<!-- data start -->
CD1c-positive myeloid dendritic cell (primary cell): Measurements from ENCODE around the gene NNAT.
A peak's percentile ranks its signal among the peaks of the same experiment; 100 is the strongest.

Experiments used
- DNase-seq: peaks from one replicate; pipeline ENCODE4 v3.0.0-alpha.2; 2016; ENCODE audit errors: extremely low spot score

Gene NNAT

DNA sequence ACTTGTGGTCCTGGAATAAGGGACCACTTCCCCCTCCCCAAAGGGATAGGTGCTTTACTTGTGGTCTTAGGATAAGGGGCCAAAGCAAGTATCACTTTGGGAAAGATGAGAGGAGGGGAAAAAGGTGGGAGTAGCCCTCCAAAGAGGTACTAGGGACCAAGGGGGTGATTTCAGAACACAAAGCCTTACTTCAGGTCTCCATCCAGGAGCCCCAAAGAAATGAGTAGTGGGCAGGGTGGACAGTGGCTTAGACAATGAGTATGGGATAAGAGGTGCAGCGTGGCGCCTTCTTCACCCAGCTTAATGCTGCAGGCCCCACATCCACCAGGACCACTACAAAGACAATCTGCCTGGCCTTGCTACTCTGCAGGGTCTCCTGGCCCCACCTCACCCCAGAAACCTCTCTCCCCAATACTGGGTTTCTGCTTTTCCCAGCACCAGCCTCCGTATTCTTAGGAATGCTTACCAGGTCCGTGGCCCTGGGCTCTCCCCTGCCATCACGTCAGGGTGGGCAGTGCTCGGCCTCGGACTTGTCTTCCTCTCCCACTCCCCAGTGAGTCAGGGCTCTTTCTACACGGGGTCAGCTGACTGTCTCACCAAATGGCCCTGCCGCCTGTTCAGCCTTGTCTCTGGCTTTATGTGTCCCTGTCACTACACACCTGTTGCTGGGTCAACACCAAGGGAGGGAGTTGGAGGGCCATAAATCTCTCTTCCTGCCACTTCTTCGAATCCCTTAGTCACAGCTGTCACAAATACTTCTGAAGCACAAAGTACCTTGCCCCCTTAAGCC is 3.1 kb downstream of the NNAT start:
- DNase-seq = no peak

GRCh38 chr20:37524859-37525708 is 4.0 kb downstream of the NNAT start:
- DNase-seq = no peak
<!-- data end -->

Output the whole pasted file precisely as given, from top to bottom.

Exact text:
CD1c-positive myeloid dendritic cell (primary cell): Measurements from ENCODE around the gene NNAT.
A peak's percentile ranks its signal among the peaks of the same experiment; 100 is the strongest.

Experiments used
- DNase-seq: peaks from one replicate; pipeline ENCODE4 v3.0.0-alpha.2; 2016; ENCODE audit errors: extremely low spot score

Gene NNAT

DNA sequence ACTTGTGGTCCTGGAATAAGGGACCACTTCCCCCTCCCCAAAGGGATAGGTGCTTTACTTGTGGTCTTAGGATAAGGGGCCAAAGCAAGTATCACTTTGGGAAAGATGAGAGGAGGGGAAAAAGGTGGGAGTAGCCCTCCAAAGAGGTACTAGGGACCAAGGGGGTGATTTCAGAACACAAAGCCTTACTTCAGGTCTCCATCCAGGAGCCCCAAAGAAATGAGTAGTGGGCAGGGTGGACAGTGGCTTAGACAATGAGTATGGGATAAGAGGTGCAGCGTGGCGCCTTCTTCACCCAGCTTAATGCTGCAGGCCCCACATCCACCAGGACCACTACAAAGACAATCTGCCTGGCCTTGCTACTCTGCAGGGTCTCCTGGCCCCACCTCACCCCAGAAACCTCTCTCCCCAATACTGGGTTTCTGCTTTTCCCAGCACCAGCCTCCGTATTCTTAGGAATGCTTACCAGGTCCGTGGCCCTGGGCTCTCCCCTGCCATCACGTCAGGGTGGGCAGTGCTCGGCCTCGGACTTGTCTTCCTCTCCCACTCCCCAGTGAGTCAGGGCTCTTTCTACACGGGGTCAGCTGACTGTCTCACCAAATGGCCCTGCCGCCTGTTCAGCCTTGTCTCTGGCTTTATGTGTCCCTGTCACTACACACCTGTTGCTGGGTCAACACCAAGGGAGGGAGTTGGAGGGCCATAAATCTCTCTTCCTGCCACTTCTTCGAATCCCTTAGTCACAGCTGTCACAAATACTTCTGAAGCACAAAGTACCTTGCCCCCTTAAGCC is 3.1 kb downstream of the NNAT start:
- DNase-seq = no peak

GRCh38 chr20:37524859-37525708 is 4.0 kb downstream of the NNAT start:
- DNase-seq = no peak